LEGISLATIVE AND TECHNICAL AFFAIRS
By Steve McDonald
Navigating the Legislative Terrain
How Laws and Regulations Can Stop Off-Roaders in Their Tracks
Like all niches of the auto hobby, off-roading is an activity enjoyed by countless enthusiasts and families all over the country. Responsible use of off-highway vehicles (OHVs) allows individuals and families to enjoy all that America’s landscape has to offer on two or four wheels. With increasing frequency, however, enthusiasts are encountering “road closed” signs on public lands. This is often the result of the U.S. Congress passing legislation establishing “wilderness” areas.
A wilderness designation is the strictest form of public land management, since virtually all mechanized equipment is outlawed. Motorized recreation is not permitted on these lands.
While wilderness designations do serve an important environmental purpose, the issue is the amount of land that needs such restrictions and whether it is possible to permit some motorized activities on portions of the land. When Congress enacted the Wilderness Act in 1964, it set aside 9 million acres of land. There are now about 110 million acres.
However, there are some OHV-friendly compromises that can be pursued. For example, reasonable limits should be placed on the amount of acreage to be designated. Existing roads and trails should be “cherry stemmed” so that they do not receive the wilderness stamp.
In recent years, anti-OHV activists have pushed dozens of wilderness bills in an organized effort to lock up as much land as possible. When these bills are rushed through Congress, there is little opportunity to cherry stem existing roads and trails. In fact, the wilderness designation may be an intentional means to force responsible OHV enthusiasts off public land. This hurts local economies that depend on off-road activities and deprives enthusiasts of legitimate recreational opportunities.
In 2009, Congress combined more than 160 separate wilderness measures into one larger bill called the Omnibus Public Land Management Act. The law created nearly 2.2 million acres of new wilderness in nine states, including areas in and around Joshua Tree National Park and the Eastern Sierras in California, Owyhee-Bruneau Canyonlands in Idaho, Mt. Hood in Oregon, Zion National Park in Utah, Sabinoso Wilderness in New Mexico and Monongahela National Forest in West Virginia. Many roads and trails were swept up in the closures, including Mt. Canaan Trail in Utah and Dickshooter Ridge Road in Idaho. Congress continues to consider dozens more wilderness measures that could encompass additional millions of acres of land across the country. Scores of popular OHV trails could be closed.
“National Monument” designations are also problematic. Currently, the president has the unilateral authority to apply the designation to any parcel of public land with “historic or scientific interest.” To date, President Obama has established 11 National Monuments, including two in New Mexico totaling nearly 750,000 acres. Such designations frequently lead to road closures for motorized recreation and prevent the creation of new trails. SEMA supports legislation introduced in the U.S. Congress to place limits on that authority. The president could declare a monument of less than 5,000 acres, but that declaration would need Congressional approval within three years. A larger parcel of land would require an environmental study, thereby insuring public input.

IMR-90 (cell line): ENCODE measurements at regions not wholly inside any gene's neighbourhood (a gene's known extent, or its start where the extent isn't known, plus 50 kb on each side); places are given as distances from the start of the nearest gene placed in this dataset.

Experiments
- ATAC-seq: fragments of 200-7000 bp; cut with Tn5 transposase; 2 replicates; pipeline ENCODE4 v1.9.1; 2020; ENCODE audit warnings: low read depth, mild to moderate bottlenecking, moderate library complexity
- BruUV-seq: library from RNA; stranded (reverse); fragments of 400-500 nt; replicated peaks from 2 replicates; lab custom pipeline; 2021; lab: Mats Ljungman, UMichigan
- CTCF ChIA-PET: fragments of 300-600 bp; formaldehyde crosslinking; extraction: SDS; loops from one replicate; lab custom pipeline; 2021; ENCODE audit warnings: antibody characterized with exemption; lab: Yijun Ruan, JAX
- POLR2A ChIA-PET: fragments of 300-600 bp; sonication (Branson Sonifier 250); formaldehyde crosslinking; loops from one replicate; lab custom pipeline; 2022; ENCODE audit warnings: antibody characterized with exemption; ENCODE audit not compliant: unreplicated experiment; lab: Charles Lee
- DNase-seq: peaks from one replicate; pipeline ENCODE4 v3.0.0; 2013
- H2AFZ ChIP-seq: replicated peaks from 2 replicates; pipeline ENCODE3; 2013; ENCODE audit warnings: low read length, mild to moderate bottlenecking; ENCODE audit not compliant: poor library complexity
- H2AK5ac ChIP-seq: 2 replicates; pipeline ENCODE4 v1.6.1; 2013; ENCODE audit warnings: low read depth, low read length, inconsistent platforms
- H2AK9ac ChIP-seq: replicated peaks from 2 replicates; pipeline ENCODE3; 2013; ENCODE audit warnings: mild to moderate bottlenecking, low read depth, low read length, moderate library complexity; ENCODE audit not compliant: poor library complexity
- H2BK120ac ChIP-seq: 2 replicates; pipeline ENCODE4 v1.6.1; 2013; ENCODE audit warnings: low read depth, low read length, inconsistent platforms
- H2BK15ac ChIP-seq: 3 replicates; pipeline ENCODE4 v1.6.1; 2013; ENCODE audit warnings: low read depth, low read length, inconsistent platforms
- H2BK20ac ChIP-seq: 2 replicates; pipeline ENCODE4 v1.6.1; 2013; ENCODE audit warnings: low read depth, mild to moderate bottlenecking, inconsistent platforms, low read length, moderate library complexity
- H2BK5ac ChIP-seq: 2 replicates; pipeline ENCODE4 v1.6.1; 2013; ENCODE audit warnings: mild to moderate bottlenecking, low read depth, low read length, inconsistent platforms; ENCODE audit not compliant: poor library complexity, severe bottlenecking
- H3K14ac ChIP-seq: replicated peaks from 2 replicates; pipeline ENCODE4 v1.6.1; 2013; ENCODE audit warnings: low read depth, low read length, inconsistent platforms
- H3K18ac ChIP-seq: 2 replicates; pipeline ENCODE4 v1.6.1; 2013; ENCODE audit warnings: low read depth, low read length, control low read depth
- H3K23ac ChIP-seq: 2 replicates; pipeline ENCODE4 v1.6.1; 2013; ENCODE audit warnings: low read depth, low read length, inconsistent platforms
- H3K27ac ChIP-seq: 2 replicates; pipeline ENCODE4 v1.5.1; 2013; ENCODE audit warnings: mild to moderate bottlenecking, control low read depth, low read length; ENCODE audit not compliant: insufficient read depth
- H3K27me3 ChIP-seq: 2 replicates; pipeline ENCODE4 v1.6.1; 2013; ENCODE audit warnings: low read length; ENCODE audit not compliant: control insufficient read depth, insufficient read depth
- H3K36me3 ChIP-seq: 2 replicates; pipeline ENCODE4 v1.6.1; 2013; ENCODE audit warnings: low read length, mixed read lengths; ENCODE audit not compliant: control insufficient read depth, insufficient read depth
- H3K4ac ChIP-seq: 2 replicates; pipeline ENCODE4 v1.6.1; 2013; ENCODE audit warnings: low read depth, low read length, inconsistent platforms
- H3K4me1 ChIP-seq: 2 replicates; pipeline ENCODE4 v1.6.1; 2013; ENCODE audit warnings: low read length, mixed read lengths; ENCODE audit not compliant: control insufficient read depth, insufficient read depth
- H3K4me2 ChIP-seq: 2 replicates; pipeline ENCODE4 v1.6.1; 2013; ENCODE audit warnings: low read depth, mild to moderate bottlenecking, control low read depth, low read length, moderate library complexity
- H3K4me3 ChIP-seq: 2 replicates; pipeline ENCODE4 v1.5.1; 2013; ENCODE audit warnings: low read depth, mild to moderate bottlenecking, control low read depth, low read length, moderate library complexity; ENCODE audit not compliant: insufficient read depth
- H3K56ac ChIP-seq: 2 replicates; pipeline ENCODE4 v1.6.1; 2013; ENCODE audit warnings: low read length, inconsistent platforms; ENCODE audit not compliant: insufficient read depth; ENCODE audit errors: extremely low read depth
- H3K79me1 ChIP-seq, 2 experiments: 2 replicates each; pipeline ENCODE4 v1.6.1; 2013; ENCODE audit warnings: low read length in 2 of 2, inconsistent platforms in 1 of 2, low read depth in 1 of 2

So why are these government closures important to you? Many SEMA members market equipment that is used by off-road enthusiasts. Importantly, the same equipment is used to improve and individualize the performance of their vehicles. The enthusiasm for these products is dependent in part on the availability of public lands for off-road use.
Consequently, SEMA supports land-use decisions that are reasonable and enjoy local community support but opposes unnecessarily restrictive land-use policies. Since federal laws and regulations that govern land use are complex, it is sometimes difficult to relate how “No Trails” translates into “No Sales” for SEMA members that cater to the off-road industry.
SEMA Activities in Support of Racing
SEMA’s roots are firmly planted in the racing sector. When formed in 1963, the Speed Equipment Manufacturers Association represented companies producing performance equipment for many of the early trailblazers who set land-speed records at the Bonneville Salt Flats and other racing venues. Now, more than 50 years later, the industry has blossomed and the renamed Specialty Equipment Market Association embraces the entire distribution chain, including manufacturers, warehouse distributors, jobbers, retailers, specialty stores, sales agents and media companies.
Speed equipment remains the brick and mortar of SEMA. In fact, Bonneville and other dry lakes played a crucial role in SEMA’s formation, since they were primary venues for industry pioneers to race their cars in the ’30s and ’40s.
These pioneers would adjust their equipment on the salt flats or lake beds and then go back to the garage to create the next generation of speed equipment. Many started companies and founded the sport of drag racing. In turn, these companies understood the importance of having an industry trade association and created SEMA.
Legislative and regulatory advocacy has been a key factor in helping SEMA-member companies succeed and prosper. In the ’50s, the industry operated largely free of regulatory constraints. Following the introduction of California regulations in the ’60s to curb mobile-source air pollution, federal and state governments proposed a variety of restrictive measures. Without SEMA’s advocacy efforts, the laws and regulations could have been overly restrictive, with unnecessarily detrimental effects on businesses and consumers.
Although the current legislative/regulatory arena places a focus of attention on street vehicles, SEMA and its government affairs staff continue to advocate on racing issues. Some recent examples include the following:
Endangered Species Act Reform